The shares partially recovered to close at 358p. Mr Eisner's attack, which appeared in Walt Disney's annual report published yesterday, was seen as tough talk in the pounds 2.3bn poker game to refinance Euro Disney.
However, in Paris, where the shares fell heavily earlier in the week due to investors' complaints over the company's accountancy policy, Euro Disney gained Fr2.85 to Fr31.90.
Mr Eisner called Euro Disney 'our first real financial disappointment. We are weighing all the options for the project.
'Some would call it dreadful, and in a financial sense I would be forced to agree,' Mr Eisner said in a letter to shareholders contained in the annual report.
Euro Disney admitted in November that it would be forced to close without a refinancing. It revealed a Fr5.3bn loss for 1993 in November, including exceptional write-offs of Fr3.6bn. Its 60 banks, led by Banque National de Paris, are locked in refinancing talks with Walt Disney, which owns 49 per cent of the development.
'BNP doesn't want to react to Mr Eisner,' said a spokeswoman yesterday. 'This is not the moment to express ourselves.'
Walt Disney has put a March deadline on the talks, just two years after the opening of the theme park 20 miles east of Paris.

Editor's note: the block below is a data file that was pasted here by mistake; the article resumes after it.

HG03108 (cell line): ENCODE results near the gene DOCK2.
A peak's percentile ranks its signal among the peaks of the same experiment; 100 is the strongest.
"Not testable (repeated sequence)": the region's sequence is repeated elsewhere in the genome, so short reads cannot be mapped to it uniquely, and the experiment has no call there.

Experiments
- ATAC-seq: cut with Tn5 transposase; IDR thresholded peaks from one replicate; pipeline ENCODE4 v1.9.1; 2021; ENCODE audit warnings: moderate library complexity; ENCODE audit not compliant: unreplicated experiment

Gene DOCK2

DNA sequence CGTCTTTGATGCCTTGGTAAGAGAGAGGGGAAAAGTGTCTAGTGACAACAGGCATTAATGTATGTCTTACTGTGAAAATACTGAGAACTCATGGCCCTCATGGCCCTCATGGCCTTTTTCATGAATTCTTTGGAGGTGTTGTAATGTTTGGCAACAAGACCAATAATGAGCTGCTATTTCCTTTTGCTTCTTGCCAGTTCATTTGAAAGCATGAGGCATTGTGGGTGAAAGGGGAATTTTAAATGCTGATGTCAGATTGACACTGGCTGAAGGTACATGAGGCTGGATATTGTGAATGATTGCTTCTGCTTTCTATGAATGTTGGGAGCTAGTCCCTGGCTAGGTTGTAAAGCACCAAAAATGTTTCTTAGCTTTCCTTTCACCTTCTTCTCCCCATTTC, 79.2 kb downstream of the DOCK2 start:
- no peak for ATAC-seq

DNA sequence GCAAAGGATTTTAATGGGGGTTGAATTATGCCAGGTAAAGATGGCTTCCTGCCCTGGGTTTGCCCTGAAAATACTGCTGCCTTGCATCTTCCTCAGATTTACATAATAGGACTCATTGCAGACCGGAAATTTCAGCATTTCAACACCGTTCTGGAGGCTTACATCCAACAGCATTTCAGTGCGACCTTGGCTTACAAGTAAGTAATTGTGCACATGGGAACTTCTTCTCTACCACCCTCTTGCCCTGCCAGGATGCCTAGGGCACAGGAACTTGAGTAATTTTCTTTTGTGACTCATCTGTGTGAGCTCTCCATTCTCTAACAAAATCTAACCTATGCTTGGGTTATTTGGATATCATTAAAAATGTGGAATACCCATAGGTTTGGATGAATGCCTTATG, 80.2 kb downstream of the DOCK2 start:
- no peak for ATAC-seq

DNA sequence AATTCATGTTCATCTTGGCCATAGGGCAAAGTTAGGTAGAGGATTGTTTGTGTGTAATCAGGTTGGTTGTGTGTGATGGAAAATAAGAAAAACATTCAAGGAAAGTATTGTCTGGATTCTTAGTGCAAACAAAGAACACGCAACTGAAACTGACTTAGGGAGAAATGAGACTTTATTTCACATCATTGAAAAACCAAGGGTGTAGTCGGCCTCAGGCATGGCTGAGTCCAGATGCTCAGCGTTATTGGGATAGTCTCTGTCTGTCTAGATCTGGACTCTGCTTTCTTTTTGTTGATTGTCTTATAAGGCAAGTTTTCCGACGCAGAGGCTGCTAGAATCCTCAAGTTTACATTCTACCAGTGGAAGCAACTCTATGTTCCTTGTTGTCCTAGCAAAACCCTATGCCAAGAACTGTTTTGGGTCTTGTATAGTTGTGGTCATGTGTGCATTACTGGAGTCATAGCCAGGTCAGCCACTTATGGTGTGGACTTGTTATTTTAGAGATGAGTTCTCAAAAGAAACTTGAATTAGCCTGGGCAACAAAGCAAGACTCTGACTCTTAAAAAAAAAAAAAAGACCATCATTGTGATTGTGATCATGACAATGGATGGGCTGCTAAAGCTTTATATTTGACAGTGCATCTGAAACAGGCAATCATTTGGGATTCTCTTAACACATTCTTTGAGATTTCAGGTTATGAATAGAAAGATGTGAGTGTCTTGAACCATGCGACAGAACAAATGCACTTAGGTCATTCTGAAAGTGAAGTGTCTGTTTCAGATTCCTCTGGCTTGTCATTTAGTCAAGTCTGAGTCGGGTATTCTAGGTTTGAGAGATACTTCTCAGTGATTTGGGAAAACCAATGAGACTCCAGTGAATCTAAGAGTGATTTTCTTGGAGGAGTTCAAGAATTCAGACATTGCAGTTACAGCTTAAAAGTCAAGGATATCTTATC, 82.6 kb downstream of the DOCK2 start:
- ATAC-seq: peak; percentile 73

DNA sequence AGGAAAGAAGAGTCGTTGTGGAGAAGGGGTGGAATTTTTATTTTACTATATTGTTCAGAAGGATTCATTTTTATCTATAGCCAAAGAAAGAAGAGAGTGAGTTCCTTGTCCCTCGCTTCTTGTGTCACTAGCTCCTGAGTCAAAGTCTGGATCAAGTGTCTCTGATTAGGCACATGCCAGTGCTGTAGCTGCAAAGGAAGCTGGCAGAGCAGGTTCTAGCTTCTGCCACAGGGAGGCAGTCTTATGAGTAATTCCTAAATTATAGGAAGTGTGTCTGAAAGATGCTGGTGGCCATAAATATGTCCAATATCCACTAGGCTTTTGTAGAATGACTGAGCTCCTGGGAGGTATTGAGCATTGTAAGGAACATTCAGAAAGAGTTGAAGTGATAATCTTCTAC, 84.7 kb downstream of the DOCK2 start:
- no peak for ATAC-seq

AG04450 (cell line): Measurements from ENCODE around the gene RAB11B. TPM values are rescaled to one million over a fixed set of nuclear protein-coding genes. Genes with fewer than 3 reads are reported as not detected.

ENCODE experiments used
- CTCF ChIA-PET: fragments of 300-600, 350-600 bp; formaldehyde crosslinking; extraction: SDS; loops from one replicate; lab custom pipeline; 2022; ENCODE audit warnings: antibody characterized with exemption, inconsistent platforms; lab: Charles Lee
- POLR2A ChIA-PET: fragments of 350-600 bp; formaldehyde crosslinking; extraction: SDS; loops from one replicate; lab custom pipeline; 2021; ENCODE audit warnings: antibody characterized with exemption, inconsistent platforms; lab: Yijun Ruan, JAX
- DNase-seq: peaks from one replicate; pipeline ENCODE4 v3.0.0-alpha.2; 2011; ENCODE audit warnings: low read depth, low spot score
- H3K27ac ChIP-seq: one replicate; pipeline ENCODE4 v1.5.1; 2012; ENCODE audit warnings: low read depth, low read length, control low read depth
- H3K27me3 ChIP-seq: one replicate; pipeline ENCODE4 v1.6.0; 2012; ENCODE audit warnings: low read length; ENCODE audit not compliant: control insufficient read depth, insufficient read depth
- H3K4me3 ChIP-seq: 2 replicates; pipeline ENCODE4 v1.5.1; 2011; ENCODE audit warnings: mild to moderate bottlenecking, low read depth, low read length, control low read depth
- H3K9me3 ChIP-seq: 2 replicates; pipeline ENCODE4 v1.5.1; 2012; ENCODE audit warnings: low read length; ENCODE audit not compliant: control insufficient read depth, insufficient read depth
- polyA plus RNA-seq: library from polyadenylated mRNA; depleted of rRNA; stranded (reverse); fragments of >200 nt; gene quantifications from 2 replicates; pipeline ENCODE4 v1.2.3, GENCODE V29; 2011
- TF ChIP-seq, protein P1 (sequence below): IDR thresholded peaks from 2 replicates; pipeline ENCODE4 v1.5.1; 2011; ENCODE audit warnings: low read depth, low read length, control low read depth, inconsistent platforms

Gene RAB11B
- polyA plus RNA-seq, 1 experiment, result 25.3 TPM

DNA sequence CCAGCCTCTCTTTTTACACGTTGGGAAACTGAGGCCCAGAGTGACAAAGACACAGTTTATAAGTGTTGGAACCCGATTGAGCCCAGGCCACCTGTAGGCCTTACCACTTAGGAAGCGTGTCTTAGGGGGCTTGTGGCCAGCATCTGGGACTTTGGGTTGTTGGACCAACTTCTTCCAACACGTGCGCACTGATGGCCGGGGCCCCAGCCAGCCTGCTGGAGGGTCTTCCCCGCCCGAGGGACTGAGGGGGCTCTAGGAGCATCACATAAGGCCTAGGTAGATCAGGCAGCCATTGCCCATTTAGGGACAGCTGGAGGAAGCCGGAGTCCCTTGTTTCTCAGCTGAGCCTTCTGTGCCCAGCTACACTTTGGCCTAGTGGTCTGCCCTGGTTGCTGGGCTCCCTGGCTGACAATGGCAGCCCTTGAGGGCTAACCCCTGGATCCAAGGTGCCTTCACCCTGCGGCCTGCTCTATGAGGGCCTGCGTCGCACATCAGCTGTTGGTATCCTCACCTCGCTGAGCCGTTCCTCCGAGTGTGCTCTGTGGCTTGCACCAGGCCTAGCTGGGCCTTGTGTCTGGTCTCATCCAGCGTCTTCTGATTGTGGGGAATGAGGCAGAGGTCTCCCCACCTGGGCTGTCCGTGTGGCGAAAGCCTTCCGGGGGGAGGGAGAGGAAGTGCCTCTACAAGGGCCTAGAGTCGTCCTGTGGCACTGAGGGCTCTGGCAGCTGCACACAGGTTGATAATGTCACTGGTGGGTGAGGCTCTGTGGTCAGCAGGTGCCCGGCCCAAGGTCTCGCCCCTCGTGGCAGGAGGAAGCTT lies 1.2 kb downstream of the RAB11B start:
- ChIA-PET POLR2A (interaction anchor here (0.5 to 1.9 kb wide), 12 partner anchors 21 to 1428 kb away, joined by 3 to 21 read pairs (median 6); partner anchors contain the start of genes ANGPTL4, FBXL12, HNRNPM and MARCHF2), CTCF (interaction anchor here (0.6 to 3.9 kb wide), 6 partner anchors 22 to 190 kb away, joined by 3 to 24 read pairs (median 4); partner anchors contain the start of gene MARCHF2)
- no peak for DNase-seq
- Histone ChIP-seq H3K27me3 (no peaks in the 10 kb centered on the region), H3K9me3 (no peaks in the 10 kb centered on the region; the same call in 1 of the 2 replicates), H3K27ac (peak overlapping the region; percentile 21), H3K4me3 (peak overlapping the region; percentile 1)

Mr Eisner told shareholders: 'We cannot shoulder the entire burden ourselves; other parties must bear their fair share.'
Accountants from KPMG's corporate recovery department were commissioned 10 days ago by the banks to compile a report on Euro Disney's viability. The BNP spokeswoman said the banks' report would be completed in mid-January, and at that time 'the banks will make their decision on the restructuring'.
Mr Eisner's comments were described as 'poker-playing' by accountancy sources and analysts yesterday. Nigel Reed, of Banque Paribas in London, said Mr Eisner was just restating his position: 'It's been a financial disaster, Disney may walk away after March unless there is a satisfactory refinancing, and Mr Eisner wanted to reassure Disney's shareholders that they wouldn't suffer.'
The restructuring talks are expected to include some combination of cost-cutting, new money from Disney and a refinancing of bank debts. The banks may be forced to turn some of their loans into shares, which would dilute the value of shares already on the market. That, in turn, has caused Euro Disney share prices to see-saw in recent weeks.Reuse content